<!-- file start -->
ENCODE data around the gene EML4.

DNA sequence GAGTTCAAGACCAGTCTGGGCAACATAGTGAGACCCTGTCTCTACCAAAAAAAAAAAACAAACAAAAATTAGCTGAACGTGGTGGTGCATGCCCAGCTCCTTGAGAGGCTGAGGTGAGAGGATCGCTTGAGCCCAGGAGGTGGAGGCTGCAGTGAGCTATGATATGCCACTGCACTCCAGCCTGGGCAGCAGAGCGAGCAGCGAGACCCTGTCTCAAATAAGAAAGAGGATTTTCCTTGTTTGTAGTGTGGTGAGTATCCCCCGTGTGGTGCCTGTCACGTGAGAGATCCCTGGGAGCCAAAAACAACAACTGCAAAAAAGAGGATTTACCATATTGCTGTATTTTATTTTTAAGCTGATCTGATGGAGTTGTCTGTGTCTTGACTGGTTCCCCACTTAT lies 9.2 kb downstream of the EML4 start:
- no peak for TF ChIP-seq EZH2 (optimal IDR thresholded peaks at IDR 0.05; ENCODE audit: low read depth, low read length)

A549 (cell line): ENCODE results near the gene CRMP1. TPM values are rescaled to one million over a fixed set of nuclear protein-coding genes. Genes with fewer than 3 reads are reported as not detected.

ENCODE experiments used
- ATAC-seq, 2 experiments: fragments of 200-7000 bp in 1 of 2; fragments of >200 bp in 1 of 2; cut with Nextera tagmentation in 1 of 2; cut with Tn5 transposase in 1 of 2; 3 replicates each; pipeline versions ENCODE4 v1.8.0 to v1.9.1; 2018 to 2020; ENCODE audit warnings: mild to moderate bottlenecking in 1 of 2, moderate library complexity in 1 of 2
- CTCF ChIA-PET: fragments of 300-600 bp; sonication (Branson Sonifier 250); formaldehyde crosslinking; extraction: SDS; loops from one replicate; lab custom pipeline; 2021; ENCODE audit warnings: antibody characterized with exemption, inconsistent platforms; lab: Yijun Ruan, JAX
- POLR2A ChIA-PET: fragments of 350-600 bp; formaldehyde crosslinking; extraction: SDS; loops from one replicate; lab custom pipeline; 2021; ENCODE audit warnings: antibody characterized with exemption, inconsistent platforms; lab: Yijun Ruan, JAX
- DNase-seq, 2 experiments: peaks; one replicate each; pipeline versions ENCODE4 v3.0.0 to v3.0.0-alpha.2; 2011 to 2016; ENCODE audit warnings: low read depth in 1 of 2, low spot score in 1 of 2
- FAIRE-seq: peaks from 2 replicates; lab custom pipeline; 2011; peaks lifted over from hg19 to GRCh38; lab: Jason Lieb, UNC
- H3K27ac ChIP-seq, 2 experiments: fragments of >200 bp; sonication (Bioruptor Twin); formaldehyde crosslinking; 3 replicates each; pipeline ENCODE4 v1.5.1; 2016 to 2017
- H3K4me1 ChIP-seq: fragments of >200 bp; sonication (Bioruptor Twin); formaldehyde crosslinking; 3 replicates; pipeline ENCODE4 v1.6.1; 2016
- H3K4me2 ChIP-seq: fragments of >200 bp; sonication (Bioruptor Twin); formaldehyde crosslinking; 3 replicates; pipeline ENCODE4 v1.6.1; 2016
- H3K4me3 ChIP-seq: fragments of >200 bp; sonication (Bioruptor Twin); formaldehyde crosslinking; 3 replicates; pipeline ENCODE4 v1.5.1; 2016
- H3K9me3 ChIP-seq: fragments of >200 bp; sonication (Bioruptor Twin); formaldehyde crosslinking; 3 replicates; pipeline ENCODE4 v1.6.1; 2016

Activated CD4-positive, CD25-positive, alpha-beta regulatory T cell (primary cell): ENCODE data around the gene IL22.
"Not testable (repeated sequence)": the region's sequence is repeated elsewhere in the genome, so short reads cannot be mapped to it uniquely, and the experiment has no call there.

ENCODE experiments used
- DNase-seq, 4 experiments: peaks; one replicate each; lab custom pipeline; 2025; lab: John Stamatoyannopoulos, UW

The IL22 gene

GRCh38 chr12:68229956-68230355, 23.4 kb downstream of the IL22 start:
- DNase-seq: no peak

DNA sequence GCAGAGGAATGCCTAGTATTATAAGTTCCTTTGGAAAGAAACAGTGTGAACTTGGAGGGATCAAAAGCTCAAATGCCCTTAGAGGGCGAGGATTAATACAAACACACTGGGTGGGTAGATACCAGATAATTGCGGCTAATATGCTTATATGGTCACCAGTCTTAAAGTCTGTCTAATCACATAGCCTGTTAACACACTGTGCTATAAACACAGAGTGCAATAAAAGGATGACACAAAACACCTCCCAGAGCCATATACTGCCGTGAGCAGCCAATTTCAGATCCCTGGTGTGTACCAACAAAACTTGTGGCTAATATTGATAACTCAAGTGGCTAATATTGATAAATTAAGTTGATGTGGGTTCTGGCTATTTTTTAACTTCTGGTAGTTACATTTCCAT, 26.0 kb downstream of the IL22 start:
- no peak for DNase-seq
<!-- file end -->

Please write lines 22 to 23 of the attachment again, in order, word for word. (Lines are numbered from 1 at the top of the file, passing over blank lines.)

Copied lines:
- DNase-seq: no peak

DNA sequence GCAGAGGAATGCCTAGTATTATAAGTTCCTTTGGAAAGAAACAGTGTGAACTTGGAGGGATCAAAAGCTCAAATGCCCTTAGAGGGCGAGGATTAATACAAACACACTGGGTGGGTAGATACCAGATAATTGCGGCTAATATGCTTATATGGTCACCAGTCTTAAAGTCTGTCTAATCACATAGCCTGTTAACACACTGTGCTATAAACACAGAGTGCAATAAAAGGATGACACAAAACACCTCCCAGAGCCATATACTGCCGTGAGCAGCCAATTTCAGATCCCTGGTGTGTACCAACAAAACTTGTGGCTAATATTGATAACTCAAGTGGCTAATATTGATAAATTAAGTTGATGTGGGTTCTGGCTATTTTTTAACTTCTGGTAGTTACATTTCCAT, 26.0 kb downstream of the IL22 start: